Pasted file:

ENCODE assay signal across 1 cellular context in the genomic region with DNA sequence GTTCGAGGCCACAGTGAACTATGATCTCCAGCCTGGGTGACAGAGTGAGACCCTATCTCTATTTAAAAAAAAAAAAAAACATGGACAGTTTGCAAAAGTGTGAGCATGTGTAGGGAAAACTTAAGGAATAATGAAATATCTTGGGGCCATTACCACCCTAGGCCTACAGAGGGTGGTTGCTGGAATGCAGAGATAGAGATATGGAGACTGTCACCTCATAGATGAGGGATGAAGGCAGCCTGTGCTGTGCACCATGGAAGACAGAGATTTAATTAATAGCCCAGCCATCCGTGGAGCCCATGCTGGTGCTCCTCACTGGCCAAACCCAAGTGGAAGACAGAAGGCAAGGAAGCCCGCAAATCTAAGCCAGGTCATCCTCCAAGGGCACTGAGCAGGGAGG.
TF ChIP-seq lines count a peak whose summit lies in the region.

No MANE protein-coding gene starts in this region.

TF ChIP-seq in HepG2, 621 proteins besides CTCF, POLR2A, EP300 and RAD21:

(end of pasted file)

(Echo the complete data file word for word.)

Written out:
ENCODE assay signal across 1 cellular context in the genomic region with DNA sequence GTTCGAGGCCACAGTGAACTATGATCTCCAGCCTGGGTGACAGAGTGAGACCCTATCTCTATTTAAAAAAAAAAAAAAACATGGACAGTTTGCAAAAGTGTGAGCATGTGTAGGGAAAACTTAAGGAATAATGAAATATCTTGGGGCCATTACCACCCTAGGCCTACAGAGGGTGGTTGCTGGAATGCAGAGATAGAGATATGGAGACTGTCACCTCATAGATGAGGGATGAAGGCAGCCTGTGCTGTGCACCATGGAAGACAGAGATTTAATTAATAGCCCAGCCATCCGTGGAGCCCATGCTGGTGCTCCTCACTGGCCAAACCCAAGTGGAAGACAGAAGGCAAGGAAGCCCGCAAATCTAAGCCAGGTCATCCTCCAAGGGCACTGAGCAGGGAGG.
TF ChIP-seq lines count a peak whose summit lies in the region.

No MANE protein-coding gene starts in this region.

TF ChIP-seq in HepG2, 621 proteins besides CTCF, POLR2A, EP300 and RAD21: